So I have split out the test resources into several modules, which allows for better organisation, but also allows me to reuse code blocks when I want to. As I go, I am building up a set of bicep files I can reuse as needed on other environment with minimal changes.

Code directory structure

As this post is about Azure Firewall, lets’ start there – afw.bicep

afw.bicep in visualiser

As you can see, the Azure Firewall module is quite simple. The rest of the core network resources required to actually build an Azure Firewall are in network.bicep. This module can be viewed as a grouping for your AFW settings.

The Firewall Policy resource – azFWPol – is where some complexity comes into play, especially the differences for Premium. You may need to consider conditional deployments here, if you wanted your code to be flexible depending on your tier. For example, if Dev, deploy Standard SKU etc. Although SKU is set within the Firewall resource – azFW.

Now, you might be asking (if you have looked at the code!) but where are my rules? I have moved these out to a separate module to allow for simplicity of changes. Which means we will rarely have to modify the AFW module, and our edit risks are reduced.

The module – rules.bicep – simply contains a single rule collection, with a single rule. But the premise is this, using Bicep, you can control and document all rules as code, making operation much easier. Where it can become quite complex is where you have complex, large scale rule collection groups. If this is the case, you may consider splitting these out into their own individual modules. This will depend on your environment.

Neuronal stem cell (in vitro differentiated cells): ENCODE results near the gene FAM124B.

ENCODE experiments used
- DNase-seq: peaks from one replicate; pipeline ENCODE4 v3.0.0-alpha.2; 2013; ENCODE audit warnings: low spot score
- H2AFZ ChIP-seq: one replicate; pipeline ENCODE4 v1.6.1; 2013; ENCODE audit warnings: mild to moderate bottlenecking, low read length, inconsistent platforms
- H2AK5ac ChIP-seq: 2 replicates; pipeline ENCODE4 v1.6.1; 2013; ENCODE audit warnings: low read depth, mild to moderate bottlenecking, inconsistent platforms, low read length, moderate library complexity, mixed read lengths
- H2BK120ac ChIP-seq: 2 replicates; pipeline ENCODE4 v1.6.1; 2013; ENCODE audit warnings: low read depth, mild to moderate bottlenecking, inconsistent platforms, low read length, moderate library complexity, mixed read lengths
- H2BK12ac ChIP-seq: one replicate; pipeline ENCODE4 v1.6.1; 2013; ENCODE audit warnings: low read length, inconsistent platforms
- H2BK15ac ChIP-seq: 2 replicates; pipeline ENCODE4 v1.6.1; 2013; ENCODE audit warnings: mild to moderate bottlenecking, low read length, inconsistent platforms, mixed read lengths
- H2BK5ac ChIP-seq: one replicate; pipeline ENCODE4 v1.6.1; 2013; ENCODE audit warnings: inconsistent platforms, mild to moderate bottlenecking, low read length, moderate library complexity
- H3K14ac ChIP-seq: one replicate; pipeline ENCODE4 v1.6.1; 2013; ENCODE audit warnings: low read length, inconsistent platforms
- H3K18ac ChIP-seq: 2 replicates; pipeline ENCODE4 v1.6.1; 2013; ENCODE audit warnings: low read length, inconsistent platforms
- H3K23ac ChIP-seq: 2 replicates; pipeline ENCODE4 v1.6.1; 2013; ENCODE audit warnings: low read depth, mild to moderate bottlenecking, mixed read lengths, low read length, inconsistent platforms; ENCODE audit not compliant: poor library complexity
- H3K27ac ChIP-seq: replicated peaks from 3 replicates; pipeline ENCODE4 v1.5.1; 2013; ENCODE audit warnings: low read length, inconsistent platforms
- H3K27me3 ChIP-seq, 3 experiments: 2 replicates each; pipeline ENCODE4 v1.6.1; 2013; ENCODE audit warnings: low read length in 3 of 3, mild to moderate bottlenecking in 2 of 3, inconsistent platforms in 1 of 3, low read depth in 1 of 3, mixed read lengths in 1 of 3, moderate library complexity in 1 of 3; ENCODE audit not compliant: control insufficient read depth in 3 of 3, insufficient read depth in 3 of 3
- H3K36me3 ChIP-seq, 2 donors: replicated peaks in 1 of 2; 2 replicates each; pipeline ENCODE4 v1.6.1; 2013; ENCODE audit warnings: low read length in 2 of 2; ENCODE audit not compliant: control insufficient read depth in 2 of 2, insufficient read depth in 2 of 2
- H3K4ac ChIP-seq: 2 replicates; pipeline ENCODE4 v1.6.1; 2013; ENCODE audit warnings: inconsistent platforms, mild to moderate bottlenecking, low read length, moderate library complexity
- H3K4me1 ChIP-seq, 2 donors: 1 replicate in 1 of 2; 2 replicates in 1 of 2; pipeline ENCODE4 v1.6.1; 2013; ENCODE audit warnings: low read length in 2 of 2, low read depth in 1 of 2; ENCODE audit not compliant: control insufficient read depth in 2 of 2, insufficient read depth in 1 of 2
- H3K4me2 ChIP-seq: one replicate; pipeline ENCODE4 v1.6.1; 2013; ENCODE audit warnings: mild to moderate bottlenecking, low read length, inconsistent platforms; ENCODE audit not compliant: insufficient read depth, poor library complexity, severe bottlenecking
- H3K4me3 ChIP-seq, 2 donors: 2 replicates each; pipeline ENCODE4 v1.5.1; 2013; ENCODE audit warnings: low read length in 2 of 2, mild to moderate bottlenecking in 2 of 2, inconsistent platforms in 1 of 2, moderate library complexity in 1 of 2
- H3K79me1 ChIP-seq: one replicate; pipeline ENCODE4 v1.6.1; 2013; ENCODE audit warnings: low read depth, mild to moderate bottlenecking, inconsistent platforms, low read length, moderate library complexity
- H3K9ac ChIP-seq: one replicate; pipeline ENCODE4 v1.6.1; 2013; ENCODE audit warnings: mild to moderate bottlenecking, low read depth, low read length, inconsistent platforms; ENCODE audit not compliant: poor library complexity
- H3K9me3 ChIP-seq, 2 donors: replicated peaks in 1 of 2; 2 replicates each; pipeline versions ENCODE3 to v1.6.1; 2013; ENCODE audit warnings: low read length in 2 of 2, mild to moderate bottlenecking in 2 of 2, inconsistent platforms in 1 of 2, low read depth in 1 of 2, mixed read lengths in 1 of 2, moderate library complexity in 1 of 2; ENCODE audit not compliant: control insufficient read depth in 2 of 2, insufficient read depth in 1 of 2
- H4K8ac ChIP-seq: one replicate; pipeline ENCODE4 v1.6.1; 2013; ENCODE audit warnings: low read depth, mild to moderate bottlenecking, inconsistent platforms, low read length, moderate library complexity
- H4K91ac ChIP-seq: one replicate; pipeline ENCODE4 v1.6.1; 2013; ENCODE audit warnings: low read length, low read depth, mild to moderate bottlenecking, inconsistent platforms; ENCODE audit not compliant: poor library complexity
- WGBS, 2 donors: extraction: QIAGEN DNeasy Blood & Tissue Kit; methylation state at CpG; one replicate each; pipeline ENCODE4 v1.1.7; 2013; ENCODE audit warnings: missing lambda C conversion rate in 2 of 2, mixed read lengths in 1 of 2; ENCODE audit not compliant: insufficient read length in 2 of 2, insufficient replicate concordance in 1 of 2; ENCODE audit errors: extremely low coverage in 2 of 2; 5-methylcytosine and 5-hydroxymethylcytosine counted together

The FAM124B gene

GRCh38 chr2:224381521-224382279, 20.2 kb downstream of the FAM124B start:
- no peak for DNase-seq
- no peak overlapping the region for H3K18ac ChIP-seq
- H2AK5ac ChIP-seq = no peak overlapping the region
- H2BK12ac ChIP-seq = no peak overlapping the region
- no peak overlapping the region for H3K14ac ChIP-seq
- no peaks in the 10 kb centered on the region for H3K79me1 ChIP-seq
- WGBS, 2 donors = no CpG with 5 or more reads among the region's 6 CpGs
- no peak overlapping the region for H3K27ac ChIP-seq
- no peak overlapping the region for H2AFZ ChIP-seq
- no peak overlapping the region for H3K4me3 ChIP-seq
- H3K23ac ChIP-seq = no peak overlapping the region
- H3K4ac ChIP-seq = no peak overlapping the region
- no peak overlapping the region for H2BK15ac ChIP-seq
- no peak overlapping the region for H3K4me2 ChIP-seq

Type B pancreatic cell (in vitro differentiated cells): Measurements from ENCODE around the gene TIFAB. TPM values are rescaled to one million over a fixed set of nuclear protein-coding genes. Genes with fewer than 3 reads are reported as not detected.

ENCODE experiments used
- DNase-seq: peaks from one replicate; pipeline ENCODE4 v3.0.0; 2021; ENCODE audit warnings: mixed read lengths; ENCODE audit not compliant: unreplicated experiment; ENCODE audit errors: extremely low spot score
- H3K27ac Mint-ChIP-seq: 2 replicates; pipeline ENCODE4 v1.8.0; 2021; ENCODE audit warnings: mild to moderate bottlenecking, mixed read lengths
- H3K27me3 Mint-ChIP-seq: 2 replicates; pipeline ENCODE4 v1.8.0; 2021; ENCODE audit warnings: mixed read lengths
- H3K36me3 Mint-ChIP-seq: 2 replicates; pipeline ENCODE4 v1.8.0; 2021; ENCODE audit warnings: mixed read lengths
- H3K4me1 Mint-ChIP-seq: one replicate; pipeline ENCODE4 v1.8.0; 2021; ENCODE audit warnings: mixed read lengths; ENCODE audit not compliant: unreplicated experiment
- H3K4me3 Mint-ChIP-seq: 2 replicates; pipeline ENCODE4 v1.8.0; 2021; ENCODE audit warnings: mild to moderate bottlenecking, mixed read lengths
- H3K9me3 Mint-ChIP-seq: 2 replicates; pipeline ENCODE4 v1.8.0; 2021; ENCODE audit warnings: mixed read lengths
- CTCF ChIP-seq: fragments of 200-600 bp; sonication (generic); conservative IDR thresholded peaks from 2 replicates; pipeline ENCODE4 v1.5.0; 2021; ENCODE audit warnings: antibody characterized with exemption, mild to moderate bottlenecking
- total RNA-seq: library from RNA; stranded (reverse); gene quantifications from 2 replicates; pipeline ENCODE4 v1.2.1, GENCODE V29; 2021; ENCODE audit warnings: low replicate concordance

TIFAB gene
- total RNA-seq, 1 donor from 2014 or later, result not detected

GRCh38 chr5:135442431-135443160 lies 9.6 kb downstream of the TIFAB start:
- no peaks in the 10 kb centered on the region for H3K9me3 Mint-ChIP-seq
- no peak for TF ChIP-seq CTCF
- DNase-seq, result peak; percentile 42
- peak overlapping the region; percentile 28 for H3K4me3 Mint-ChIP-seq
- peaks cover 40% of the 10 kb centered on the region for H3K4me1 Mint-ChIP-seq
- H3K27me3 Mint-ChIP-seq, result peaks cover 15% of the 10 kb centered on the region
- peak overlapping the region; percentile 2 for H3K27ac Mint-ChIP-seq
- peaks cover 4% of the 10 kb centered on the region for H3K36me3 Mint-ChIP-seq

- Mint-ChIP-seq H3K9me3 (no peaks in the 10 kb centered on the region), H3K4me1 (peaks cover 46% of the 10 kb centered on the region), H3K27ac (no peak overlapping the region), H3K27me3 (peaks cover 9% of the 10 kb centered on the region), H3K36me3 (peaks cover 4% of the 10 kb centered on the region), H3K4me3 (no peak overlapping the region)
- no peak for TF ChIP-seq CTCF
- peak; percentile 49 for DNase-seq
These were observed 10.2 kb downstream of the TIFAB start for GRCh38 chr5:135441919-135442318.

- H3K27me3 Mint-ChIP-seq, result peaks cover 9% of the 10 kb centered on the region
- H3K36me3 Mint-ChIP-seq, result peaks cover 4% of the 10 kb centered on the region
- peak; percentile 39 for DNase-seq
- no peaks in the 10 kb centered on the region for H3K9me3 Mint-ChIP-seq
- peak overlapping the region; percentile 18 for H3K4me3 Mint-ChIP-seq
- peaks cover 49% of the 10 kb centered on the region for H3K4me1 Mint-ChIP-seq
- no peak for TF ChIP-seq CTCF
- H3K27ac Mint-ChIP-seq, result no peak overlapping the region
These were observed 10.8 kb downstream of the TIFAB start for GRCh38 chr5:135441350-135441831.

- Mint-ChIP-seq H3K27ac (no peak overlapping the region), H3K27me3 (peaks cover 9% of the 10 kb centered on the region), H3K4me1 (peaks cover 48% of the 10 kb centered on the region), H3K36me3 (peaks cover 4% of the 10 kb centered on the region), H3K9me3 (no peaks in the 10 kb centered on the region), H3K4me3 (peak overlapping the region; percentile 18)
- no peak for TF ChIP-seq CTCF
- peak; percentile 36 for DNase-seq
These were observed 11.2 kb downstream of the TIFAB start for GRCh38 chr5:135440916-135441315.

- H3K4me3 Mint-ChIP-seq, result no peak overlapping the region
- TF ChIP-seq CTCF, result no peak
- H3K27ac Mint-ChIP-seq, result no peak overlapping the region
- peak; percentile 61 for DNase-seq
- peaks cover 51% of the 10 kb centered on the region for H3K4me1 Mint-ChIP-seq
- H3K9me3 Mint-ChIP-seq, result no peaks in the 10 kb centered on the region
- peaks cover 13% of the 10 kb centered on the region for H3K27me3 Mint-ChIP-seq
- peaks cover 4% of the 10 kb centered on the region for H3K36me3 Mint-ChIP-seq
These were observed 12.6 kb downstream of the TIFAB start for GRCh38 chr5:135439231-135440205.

However, the beauty of having this setup, and one of the reasons behind this post, is so that you can quickly test things if/when required. This whole build consistently takes under ten minutes deploying to North Europe using Microsoft hosted agents

Pipeline deploy runtime example

And that is it, the repo contains all you need to deploy Azure Firewall Premium, and edit to your specific requirements. Good luck with your testing, and as always if there are any questions – just ask!

How to – Control your Network with Azure Policy